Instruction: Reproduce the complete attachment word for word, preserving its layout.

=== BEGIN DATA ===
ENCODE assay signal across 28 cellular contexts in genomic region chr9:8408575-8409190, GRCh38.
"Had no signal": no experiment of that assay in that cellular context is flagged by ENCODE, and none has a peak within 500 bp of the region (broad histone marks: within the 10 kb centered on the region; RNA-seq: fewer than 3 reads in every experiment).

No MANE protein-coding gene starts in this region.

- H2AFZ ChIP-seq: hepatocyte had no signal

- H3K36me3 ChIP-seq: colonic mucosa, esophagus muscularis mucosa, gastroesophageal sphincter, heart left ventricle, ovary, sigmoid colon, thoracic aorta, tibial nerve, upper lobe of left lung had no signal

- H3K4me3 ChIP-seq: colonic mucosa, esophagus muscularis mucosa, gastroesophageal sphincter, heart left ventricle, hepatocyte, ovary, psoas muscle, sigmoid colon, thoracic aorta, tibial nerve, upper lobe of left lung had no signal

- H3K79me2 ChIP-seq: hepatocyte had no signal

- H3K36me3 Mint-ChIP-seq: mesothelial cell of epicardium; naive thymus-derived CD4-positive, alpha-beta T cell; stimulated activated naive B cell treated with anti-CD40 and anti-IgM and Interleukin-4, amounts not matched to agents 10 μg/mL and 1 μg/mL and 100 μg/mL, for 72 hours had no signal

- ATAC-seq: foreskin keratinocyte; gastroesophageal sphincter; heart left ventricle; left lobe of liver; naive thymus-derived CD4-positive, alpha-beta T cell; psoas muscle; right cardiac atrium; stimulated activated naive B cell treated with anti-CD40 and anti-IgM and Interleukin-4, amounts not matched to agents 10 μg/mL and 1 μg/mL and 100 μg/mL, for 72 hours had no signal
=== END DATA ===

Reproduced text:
ENCODE assay signal across 28 cellular contexts in genomic region chr9:8408575-8409190, GRCh38.
"Had no signal": no experiment of that assay in that cellular context is flagged by ENCODE, and none has a peak within 500 bp of the region (broad histone marks: within the 10 kb centered on the region; RNA-seq: fewer than 3 reads in every experiment).

No MANE protein-coding gene starts in this region.

- H2AFZ ChIP-seq: hepatocyte had no signal

- H3K36me3 ChIP-seq: colonic mucosa, esophagus muscularis mucosa, gastroesophageal sphincter, heart left ventricle, ovary, sigmoid colon, thoracic aorta, tibial nerve, upper lobe of left lung had no signal

- H3K4me3 ChIP-seq: colonic mucosa, esophagus muscularis mucosa, gastroesophageal sphincter, heart left ventricle, hepatocyte, ovary, psoas muscle, sigmoid colon, thoracic aorta, tibial nerve, upper lobe of left lung had no signal

- H3K79me2 ChIP-seq: hepatocyte had no signal

- H3K36me3 Mint-ChIP-seq: mesothelial cell of epicardium; naive thymus-derived CD4-positive, alpha-beta T cell; stimulated activated naive B cell treated with anti-CD40 and anti-IgM and Interleukin-4, amounts not matched to agents 10 μg/mL and 1 μg/mL and 100 μg/mL, for 72 hours had no signal

- ATAC-seq: foreskin keratinocyte; gastroesophageal sphincter; heart left ventricle; left lobe of liver; naive thymus-derived CD4-positive, alpha-beta T cell; psoas muscle; right cardiac atrium; stimulated activated naive B cell treated with anti-CD40 and anti-IgM and Interleukin-4, amounts not matched to agents 10 μg/mL and 1 μg/mL and 100 μg/mL, for 72 hours had no signal